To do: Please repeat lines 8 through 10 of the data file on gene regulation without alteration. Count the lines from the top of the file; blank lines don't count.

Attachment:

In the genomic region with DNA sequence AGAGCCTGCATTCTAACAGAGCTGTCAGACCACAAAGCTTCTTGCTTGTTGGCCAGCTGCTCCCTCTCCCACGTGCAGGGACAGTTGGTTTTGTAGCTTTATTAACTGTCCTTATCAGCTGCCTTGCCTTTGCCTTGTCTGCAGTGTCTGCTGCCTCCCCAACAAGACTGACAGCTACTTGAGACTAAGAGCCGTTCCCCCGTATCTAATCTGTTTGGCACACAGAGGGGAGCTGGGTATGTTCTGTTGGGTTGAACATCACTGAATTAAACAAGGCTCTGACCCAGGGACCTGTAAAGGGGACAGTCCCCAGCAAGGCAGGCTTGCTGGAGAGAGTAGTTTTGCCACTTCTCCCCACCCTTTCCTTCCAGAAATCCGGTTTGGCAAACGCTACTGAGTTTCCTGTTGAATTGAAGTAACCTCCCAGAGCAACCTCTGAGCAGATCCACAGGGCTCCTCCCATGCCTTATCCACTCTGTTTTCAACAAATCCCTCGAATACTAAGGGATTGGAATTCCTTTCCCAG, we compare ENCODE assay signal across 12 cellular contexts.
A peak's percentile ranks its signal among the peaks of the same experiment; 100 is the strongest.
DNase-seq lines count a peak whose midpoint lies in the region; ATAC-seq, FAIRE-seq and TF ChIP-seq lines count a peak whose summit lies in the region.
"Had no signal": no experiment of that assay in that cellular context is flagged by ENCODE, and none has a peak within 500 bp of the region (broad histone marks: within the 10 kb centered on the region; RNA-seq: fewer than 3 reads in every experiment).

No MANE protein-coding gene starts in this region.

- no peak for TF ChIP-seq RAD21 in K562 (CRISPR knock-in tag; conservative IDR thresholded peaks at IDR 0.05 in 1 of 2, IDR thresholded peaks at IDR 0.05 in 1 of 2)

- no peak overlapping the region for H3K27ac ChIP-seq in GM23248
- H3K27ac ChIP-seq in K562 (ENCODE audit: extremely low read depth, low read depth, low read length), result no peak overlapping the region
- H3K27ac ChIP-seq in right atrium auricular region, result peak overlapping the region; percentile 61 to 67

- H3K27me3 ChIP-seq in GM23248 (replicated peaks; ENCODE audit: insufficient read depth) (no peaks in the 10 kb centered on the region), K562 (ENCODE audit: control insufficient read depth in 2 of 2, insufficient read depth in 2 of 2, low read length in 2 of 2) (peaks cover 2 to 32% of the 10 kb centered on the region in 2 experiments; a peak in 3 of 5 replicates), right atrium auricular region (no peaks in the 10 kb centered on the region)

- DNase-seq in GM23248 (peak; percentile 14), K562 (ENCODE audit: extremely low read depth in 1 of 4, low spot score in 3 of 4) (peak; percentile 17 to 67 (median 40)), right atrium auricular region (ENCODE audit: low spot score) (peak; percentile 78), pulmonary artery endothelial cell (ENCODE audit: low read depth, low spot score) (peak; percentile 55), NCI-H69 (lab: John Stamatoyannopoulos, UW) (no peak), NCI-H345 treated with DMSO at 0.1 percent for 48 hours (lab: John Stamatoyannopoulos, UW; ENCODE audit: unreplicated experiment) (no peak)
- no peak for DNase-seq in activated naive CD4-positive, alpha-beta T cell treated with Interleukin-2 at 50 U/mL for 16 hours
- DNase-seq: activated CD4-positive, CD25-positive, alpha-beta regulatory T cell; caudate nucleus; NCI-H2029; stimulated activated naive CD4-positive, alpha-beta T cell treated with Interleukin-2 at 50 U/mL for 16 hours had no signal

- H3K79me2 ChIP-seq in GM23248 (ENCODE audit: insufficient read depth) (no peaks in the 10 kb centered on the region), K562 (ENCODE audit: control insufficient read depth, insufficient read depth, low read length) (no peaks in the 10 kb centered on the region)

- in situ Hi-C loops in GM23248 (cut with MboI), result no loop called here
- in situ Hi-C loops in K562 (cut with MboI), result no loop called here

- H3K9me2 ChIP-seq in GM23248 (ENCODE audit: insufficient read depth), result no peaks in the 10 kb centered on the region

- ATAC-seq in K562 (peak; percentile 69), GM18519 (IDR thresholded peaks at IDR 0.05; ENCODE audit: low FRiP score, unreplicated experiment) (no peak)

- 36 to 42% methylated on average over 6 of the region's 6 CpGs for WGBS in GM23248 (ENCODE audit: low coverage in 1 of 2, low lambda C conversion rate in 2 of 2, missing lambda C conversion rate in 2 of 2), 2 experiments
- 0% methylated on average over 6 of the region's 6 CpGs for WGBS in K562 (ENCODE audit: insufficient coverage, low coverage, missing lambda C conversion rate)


- H3K27ac ChIP-seq in K562 (ENCODE audit: extremely low read depth, low read depth, low read length), result no peak overlapping the region
- H3K27ac ChIP-seq in right atrium auricular region, result peak overlapping the region; percentile 61 to 67

- H3K27me3 ChIP-seq in GM23248 (replicated peaks; ENCODE audit: insufficient read depth) (no peaks in the 10 kb centered on the region), K562 (ENCODE audit: control insufficient read depth in 2 of 2, insufficient read depth in 2 of 2, low read length in 2 of 2) (peaks cover 2 to 32% of the 10 kb centered on the region in 2 experiments; a peak in 3 of 5 replicates), right atrium auricular region (no peaks in the 10 kb centered on the region)